On the coach back from Cheltenham last night, David Moyes would have enjoyed a wry smile, his team are sitting pretty in 5th place in the Premier League and looking well placed to push for a top 4 finish and Champions League football. In addition Everton are comfortably into the 4th round of the FA Cup albeit with a difficult game awaiting them against either Bolton Wanderers or Sunderland.
It was a very different story this time last year, Everton were struggling in the Premier League and there was discontent amongst a large number of loyal Evertonians. In the last 12 months David Moyes has pulled together the third incarnation of his Everton, transforming a team that was beginning to show signs of decline into a genuine Premier League force capable of challenging the upper echelons of English football.
Over the next few days we will look back at the three main teams Moyes has put together before assessing which one can be considered the best of the Moyes era.
Team 1 – 2002 to 2005
Highlights: 4th placed finish in 2004/5
When Everton last finished in 4th place and with it the opportunity to qualify for the Champions League, Moyes had built a functional team, one who knew how to win and possessed a team spirit second to none. That spirit was built on the back of a difficult season and an even worse summer, with top players sold and board room squabbling sending the Blues toward financial oblivion. Moyes inherited a number of players in that team, Stubbs and Weir, both purchased by Walter Smith were instrumental at the back and were ably supplemented by Moyes’ first signing Joseph Yobo. The full backs were suborn, but possessed little flair. Tony Hibbert, Steve Watson, Gary Naysmith and Sandro Pistone shared the duties throughout the season providing a solid foundation that many a clean sheet was based. And with the brilliant Nigel Martyn in goal, the Toffee’s knew one goal was often enough for three points.
One of Moyes’ greatest signings, Tim Cahill joined in the summer of 2004 and provided goals from midfield. Lee Carsley, another Smith signing matured into a combative holding midfield player that provided Everton with a genuine resilience. “Mad Dog”, Thomas Gravesen was a joy to watch, his performances were so impressive in the first half of the season the Dane earned himself a move to Real Madrid. Kevin Kilbane and James McFadden provided width on the left, with a young Leon Osman providing balance and creativity from the right. Mikel Arteta joined the team on loan in January and replaced the creativity lost when Gravesen moved to Madrid.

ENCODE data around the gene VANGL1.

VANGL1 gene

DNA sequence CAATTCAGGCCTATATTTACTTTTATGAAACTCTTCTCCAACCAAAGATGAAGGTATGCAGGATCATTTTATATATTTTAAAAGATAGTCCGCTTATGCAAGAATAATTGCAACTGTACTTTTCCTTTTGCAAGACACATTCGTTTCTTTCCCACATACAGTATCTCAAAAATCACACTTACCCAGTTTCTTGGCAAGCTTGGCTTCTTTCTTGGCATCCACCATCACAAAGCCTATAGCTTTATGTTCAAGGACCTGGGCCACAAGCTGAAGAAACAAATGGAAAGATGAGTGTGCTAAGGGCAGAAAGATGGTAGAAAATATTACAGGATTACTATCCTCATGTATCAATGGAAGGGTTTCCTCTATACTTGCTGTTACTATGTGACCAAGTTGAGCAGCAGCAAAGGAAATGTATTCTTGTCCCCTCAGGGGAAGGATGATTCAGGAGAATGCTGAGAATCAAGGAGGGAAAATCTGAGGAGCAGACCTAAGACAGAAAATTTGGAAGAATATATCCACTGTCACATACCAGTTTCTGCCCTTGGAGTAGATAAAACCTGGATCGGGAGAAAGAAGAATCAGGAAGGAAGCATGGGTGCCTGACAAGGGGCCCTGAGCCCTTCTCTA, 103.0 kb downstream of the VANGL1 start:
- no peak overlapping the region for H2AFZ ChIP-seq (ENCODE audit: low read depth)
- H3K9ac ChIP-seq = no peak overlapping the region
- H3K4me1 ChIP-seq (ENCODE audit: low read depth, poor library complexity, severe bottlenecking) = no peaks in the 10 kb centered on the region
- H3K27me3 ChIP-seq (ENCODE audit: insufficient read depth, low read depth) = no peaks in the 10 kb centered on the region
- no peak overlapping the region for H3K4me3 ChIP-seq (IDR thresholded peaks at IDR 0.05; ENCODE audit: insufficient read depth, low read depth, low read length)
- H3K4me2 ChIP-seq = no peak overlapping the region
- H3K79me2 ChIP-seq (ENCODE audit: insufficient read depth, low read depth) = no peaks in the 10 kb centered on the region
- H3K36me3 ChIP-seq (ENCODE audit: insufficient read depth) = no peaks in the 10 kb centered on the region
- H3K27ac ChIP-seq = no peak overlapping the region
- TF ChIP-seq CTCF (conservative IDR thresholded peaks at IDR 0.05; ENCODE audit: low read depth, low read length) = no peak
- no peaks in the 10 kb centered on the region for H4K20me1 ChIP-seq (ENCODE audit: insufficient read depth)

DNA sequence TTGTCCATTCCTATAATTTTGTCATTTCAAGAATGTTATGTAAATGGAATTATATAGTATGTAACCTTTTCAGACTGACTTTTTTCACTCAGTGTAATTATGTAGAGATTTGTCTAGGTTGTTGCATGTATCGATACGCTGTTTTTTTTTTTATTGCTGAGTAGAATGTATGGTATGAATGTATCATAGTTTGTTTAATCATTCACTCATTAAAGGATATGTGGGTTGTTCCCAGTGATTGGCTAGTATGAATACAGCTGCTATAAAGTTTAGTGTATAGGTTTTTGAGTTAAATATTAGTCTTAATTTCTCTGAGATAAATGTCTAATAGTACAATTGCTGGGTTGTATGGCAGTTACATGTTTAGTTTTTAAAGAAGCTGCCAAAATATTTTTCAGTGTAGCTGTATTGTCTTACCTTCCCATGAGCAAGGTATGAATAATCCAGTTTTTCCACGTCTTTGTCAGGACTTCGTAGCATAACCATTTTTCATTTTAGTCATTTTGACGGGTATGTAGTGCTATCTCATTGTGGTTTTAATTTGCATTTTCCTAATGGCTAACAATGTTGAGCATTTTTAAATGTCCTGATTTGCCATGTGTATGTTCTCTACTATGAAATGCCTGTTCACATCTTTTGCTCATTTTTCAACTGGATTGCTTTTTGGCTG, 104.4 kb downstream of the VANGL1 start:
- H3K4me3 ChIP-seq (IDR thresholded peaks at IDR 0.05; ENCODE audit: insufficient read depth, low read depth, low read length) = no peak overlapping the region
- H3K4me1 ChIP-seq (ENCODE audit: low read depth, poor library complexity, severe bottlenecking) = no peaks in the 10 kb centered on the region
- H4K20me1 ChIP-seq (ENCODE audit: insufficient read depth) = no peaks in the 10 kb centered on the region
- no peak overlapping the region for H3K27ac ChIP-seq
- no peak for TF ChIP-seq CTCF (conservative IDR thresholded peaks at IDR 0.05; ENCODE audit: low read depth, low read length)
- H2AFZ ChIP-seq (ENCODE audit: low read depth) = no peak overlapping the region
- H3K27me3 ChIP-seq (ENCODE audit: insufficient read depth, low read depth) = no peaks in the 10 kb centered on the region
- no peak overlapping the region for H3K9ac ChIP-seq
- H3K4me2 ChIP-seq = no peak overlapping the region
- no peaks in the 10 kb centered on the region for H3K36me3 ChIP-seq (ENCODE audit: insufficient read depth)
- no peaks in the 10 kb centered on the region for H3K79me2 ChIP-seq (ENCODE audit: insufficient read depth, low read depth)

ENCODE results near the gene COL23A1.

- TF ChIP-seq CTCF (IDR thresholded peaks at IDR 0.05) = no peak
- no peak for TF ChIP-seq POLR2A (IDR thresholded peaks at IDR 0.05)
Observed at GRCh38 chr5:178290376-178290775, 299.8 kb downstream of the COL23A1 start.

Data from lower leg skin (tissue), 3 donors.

The forward duties were shared. Surprise package Marcus Bent, who arrived with an initial spurt of goals that fired Everton towards the top of the league. Duncan Ferguson weighed in with a number of vital goals and his performances towards the end of the season which helped Everton home in on 4th place. James Beattie arrived for a club record transfer fee as Everton signaled their intent to return to the big time, although he found goals difficult to come by.
The previous season had ended in disastrous circumstances, with a 5-1 defeat away at Manchester City on the final day leaving the Blues in 17th place, just one place outside the relegation zone. The defeat was their 4 successive loss and influential players including Rooney and Radzinski decided enough was enough and rushed for the exit doors. That summer Moyes had spent much time soul searching and re-assessing his methods and stumbled across an unbreakable team spirit that pushed the Blues all the way to 4th.
The turning point came during the first away match of the season at Crystal Palace. Everton had already lost heavily to Arsenal the previous week and despite not playing particularly well, especially for the first half an hour, Everton came away with a 3-1 win. That match was the start of a 6 game unbeaten run which featured 5 wins. Wins by the odd goal became the norm and Everton won 14 games in total by a single goal that season, many of them 1-0. By Boxing Day the Blues had already amassed 40 points, an impressive total that had them placed third in the league. The second half of the season proved difficult as the pressure began to tell on a small squad, but Everton’s desire was too much for many and a famous 1-0 win over Manchester United at Goodison in March convinced players and fans alike that anything was possible. 4th place was sealed with a 2-0 home win over Newcastle and for the first time in 10 years, Everton secured European Football at Goodison for the following season.